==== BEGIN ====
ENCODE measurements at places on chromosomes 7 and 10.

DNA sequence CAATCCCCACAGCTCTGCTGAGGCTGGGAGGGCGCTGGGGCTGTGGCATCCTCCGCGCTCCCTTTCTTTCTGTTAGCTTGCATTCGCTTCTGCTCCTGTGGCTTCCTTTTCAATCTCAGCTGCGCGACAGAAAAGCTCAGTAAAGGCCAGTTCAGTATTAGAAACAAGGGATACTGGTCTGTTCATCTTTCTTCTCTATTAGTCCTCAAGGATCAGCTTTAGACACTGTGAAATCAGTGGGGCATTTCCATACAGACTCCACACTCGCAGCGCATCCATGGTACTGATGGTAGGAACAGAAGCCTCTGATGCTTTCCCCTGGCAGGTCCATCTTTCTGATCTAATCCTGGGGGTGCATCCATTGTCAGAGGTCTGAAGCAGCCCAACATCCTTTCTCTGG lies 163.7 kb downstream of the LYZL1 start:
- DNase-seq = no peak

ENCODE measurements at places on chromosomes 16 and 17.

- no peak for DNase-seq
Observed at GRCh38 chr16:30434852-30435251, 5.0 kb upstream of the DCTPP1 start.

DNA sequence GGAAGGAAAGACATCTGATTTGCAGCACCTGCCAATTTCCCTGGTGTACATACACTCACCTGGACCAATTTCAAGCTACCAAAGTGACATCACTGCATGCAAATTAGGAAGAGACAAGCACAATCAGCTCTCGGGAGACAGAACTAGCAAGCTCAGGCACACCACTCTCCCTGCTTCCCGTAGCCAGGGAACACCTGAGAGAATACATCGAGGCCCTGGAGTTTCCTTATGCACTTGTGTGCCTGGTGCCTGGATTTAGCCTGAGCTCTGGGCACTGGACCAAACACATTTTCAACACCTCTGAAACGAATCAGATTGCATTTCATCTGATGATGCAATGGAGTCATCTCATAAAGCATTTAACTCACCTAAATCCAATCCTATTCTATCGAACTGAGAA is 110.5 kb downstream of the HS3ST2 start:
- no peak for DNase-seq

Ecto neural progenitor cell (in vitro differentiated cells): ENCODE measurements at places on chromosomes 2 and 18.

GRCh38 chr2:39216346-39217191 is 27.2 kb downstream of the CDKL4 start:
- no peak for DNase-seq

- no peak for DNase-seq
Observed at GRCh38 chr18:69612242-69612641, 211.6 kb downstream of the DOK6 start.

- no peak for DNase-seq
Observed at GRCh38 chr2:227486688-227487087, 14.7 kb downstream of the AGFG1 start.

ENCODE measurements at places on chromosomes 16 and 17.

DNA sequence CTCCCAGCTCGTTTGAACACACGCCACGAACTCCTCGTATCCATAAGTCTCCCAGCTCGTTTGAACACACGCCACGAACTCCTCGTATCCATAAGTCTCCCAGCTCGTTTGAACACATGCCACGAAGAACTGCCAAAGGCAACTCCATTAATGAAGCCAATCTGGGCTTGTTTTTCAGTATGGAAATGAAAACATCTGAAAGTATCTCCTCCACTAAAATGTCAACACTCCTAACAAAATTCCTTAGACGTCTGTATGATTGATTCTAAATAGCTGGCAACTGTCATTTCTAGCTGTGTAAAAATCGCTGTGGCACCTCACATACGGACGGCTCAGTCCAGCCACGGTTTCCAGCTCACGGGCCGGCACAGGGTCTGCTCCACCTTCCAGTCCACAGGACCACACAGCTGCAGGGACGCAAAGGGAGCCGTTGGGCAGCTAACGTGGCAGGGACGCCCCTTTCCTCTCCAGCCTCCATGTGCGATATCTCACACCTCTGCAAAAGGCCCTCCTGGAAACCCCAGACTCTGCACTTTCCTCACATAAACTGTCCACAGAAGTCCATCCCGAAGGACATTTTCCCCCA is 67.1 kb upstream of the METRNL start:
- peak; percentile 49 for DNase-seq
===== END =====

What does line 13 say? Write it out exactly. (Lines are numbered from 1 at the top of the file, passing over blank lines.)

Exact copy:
Observed at GRCh38 chr18:69612242-69612641, 211.6 kb downstream of the DOK6 start.